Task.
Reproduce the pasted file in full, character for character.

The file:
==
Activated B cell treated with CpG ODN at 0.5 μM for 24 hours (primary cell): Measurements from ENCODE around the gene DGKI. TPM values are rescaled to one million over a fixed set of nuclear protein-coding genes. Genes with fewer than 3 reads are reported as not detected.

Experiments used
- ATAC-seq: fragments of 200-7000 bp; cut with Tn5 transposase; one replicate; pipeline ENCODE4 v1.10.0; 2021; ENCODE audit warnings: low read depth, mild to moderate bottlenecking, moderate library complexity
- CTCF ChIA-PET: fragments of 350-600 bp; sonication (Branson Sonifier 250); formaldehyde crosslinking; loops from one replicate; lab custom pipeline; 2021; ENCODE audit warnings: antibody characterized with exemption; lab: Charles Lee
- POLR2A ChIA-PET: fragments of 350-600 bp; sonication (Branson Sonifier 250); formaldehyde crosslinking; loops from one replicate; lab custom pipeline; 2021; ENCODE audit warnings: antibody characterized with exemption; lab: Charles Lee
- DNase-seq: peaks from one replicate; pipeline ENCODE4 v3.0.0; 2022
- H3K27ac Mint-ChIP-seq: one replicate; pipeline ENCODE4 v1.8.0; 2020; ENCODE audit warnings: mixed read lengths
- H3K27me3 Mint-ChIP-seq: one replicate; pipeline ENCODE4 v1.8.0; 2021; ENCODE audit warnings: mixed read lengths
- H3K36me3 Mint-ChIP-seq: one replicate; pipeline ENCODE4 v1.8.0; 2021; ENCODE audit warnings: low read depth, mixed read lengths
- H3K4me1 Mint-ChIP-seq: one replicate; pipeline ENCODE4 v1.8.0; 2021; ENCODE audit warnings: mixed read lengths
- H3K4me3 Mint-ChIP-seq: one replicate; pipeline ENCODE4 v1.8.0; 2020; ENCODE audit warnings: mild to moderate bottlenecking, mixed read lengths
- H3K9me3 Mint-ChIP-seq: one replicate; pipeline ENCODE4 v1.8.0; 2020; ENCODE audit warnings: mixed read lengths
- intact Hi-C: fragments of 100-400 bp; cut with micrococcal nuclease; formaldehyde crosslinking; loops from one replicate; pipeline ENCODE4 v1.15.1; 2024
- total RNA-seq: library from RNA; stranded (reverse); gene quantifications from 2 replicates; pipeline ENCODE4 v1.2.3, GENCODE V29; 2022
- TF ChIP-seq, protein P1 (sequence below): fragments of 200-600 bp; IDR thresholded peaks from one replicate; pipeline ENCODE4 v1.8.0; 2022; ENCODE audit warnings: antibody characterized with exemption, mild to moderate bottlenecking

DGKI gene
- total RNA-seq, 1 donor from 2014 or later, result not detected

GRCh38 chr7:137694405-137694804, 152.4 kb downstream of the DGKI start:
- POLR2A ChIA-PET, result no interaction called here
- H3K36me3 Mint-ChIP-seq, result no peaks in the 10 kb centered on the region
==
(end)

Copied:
Activated B cell treated with CpG ODN at 0.5 μM for 24 hours (primary cell): Measurements from ENCODE around the gene DGKI. TPM values are rescaled to one million over a fixed set of nuclear protein-coding genes. Genes with fewer than 3 reads are reported as not detected.

Experiments used
- ATAC-seq: fragments of 200-7000 bp; cut with Tn5 transposase; one replicate; pipeline ENCODE4 v1.10.0; 2021; ENCODE audit warnings: low read depth, mild to moderate bottlenecking, moderate library complexity
- CTCF ChIA-PET: fragments of 350-600 bp; sonication (Branson Sonifier 250); formaldehyde crosslinking; loops from one replicate; lab custom pipeline; 2021; ENCODE audit warnings: antibody characterized with exemption; lab: Charles Lee
- POLR2A ChIA-PET: fragments of 350-600 bp; sonication (Branson Sonifier 250); formaldehyde crosslinking; loops from one replicate; lab custom pipeline; 2021; ENCODE audit warnings: antibody characterized with exemption; lab: Charles Lee
- DNase-seq: peaks from one replicate; pipeline ENCODE4 v3.0.0; 2022
- H3K27ac Mint-ChIP-seq: one replicate; pipeline ENCODE4 v1.8.0; 2020; ENCODE audit warnings: mixed read lengths
- H3K27me3 Mint-ChIP-seq: one replicate; pipeline ENCODE4 v1.8.0; 2021; ENCODE audit warnings: mixed read lengths
- H3K36me3 Mint-ChIP-seq: one replicate; pipeline ENCODE4 v1.8.0; 2021; ENCODE audit warnings: low read depth, mixed read lengths
- H3K4me1 Mint-ChIP-seq: one replicate; pipeline ENCODE4 v1.8.0; 2021; ENCODE audit warnings: mixed read lengths
- H3K4me3 Mint-ChIP-seq: one replicate; pipeline ENCODE4 v1.8.0; 2020; ENCODE audit warnings: mild to moderate bottlenecking, mixed read lengths
- H3K9me3 Mint-ChIP-seq: one replicate; pipeline ENCODE4 v1.8.0; 2020; ENCODE audit warnings: mixed read lengths
- intact Hi-C: fragments of 100-400 bp; cut with micrococcal nuclease; formaldehyde crosslinking; loops from one replicate; pipeline ENCODE4 v1.15.1; 2024
- total RNA-seq: library from RNA; stranded (reverse); gene quantifications from 2 replicates; pipeline ENCODE4 v1.2.3, GENCODE V29; 2022
- TF ChIP-seq, protein P1 (sequence below): fragments of 200-600 bp; IDR thresholded peaks from one replicate; pipeline ENCODE4 v1.8.0; 2022; ENCODE audit warnings: antibody characterized with exemption, mild to moderate bottlenecking

DGKI gene
- total RNA-seq, 1 donor from 2014 or later, result not detected

GRCh38 chr7:137694405-137694804, 152.4 kb downstream of the DGKI start:
- POLR2A ChIA-PET, result no interaction called here
- H3K36me3 Mint-ChIP-seq, result no peaks in the 10 kb centered on the region